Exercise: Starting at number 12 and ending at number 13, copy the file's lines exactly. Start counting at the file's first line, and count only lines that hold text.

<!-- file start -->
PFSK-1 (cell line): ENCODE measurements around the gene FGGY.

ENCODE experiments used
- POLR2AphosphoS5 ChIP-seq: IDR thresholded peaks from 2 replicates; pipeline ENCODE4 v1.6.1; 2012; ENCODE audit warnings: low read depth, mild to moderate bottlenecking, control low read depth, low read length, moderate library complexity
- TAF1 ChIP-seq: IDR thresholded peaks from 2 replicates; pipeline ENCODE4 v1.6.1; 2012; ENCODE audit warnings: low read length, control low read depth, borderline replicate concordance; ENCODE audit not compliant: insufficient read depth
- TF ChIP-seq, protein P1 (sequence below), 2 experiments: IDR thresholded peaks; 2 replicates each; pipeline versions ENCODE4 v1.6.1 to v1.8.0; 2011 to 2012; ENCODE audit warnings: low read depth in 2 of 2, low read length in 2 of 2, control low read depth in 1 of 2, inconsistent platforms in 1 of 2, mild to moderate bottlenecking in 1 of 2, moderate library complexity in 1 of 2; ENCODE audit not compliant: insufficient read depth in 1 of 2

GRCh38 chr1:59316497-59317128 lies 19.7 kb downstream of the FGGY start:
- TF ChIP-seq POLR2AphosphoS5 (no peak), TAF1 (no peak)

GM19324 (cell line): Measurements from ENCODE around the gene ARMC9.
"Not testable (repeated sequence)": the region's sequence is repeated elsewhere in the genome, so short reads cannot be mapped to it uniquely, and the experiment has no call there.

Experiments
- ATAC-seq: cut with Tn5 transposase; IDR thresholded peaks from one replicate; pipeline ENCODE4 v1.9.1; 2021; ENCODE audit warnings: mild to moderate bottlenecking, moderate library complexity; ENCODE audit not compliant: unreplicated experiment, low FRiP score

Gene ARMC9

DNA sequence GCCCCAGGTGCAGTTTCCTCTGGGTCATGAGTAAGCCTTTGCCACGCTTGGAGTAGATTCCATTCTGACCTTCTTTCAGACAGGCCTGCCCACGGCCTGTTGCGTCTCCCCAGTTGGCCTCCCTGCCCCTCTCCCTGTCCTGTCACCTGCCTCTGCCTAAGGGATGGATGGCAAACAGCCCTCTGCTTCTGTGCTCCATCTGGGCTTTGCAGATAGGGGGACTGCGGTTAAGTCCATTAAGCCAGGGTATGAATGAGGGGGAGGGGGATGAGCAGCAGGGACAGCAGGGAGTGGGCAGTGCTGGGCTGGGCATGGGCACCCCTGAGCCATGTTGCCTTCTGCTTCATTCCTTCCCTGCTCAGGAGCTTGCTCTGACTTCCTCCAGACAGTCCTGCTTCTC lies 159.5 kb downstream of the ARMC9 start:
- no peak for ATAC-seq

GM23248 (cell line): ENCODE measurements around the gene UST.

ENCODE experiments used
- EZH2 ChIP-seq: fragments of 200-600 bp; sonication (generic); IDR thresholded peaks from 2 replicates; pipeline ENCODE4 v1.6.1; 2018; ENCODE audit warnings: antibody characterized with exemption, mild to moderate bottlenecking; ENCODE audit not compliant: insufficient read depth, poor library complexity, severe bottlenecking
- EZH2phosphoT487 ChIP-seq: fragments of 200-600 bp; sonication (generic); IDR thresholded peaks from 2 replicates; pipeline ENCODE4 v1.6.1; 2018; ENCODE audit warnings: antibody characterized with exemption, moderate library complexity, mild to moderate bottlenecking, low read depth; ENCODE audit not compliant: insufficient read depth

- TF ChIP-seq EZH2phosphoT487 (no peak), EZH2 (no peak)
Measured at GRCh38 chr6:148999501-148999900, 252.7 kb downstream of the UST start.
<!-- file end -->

Gene ARMC9

DNA sequence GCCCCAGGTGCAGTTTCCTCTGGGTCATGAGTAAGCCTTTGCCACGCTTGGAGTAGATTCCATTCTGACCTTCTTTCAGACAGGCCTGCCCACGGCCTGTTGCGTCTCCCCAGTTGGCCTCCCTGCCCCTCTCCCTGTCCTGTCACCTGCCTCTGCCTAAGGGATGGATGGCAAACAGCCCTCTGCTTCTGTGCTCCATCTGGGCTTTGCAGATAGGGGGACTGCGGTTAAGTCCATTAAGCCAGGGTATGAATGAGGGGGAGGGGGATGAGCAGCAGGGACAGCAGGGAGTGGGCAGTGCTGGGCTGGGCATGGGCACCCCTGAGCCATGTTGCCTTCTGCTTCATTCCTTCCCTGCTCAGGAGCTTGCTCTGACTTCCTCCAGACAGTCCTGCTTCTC lies 159.5 kb downstream of the ARMC9 start: